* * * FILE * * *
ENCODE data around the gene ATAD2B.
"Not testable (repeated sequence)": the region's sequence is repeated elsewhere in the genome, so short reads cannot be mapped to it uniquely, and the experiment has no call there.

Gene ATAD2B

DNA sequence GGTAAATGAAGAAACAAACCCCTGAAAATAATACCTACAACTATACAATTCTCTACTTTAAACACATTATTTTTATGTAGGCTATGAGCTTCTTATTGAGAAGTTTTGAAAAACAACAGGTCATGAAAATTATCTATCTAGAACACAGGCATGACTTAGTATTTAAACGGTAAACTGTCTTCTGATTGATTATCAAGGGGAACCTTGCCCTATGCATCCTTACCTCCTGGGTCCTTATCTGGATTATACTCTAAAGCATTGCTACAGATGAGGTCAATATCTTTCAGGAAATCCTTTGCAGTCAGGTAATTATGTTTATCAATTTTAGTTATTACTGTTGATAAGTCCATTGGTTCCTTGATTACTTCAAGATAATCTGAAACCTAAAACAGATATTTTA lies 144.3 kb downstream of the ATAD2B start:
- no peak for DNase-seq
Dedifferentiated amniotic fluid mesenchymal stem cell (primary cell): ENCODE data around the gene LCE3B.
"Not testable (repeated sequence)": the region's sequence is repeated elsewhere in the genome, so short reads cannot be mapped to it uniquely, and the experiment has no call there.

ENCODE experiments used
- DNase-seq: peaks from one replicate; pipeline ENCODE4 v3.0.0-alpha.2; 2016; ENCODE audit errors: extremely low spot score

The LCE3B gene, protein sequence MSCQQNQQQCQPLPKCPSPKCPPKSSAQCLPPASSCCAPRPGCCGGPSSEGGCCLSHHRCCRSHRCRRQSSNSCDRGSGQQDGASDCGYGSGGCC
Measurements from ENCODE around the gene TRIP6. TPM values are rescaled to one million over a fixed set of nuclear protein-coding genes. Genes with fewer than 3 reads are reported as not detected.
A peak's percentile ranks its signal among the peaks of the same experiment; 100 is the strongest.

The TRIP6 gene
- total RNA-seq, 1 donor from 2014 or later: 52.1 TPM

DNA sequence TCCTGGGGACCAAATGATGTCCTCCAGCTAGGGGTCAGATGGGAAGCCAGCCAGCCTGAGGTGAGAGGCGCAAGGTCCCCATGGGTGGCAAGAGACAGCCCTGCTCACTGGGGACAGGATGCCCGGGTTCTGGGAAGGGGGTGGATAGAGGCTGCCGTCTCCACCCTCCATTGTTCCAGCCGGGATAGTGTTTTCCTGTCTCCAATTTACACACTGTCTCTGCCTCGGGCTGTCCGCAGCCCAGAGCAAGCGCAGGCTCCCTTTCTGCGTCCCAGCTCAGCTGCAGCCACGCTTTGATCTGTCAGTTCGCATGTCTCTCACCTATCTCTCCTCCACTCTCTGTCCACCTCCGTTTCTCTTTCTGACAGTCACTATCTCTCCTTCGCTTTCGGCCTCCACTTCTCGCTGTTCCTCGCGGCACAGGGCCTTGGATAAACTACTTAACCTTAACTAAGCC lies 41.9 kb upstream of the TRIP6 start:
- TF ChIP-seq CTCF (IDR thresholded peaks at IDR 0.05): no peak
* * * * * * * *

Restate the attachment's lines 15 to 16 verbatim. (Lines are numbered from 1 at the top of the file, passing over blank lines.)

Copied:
DNA sequence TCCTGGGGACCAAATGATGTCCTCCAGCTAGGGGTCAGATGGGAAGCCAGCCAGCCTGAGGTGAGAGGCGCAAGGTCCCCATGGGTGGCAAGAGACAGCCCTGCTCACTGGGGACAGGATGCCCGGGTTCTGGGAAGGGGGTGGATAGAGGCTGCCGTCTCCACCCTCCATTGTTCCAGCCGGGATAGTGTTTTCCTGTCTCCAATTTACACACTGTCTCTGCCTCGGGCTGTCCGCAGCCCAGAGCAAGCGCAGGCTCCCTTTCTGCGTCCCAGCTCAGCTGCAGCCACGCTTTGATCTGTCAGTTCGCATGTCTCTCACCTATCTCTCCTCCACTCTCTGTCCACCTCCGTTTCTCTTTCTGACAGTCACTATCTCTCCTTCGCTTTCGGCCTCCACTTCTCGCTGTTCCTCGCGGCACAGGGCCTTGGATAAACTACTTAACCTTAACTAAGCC lies 41.9 kb upstream of the TRIP6 start:
- TF ChIP-seq CTCF (IDR thresholded peaks at IDR 0.05): no peak